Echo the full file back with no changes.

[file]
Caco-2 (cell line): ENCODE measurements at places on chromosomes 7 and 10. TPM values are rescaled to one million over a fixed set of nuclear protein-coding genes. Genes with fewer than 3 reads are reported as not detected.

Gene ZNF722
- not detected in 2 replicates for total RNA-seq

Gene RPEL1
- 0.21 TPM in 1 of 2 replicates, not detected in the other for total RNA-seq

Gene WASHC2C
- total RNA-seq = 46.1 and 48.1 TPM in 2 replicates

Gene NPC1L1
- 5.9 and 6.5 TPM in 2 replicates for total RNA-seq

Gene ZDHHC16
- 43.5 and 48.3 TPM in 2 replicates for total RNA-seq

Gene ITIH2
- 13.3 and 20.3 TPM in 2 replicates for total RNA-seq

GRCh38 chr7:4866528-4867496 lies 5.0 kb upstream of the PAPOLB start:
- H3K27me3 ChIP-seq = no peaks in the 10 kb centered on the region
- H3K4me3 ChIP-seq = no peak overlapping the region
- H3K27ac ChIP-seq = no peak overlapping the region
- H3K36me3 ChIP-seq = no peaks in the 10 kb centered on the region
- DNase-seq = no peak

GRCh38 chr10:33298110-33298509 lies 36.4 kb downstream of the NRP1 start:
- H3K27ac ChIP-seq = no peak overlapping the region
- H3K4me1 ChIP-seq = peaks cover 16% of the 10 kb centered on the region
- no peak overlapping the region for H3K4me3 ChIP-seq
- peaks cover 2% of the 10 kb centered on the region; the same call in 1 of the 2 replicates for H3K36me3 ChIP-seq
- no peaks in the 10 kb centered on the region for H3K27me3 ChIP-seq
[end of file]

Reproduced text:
Caco-2 (cell line): ENCODE measurements at places on chromosomes 7 and 10. TPM values are rescaled to one million over a fixed set of nuclear protein-coding genes. Genes with fewer than 3 reads are reported as not detected.

Gene ZNF722
- not detected in 2 replicates for total RNA-seq

Gene RPEL1
- 0.21 TPM in 1 of 2 replicates, not detected in the other for total RNA-seq

Gene WASHC2C
- total RNA-seq = 46.1 and 48.1 TPM in 2 replicates

Gene NPC1L1
- 5.9 and 6.5 TPM in 2 replicates for total RNA-seq

Gene ZDHHC16
- 43.5 and 48.3 TPM in 2 replicates for total RNA-seq

Gene ITIH2
- 13.3 and 20.3 TPM in 2 replicates for total RNA-seq

GRCh38 chr7:4866528-4867496 lies 5.0 kb upstream of the PAPOLB start:
- H3K27me3 ChIP-seq = no peaks in the 10 kb centered on the region
- H3K4me3 ChIP-seq = no peak overlapping the region
- H3K27ac ChIP-seq = no peak overlapping the region
- H3K36me3 ChIP-seq = no peaks in the 10 kb centered on the region
- DNase-seq = no peak

GRCh38 chr10:33298110-33298509 lies 36.4 kb downstream of the NRP1 start:
- H3K27ac ChIP-seq = no peak overlapping the region
- H3K4me1 ChIP-seq = peaks cover 16% of the 10 kb centered on the region
- no peak overlapping the region for H3K4me3 ChIP-seq
- peaks cover 2% of the 10 kb centered on the region; the same call in 1 of the 2 replicates for H3K36me3 ChIP-seq
- no peaks in the 10 kb centered on the region for H3K27me3 ChIP-seq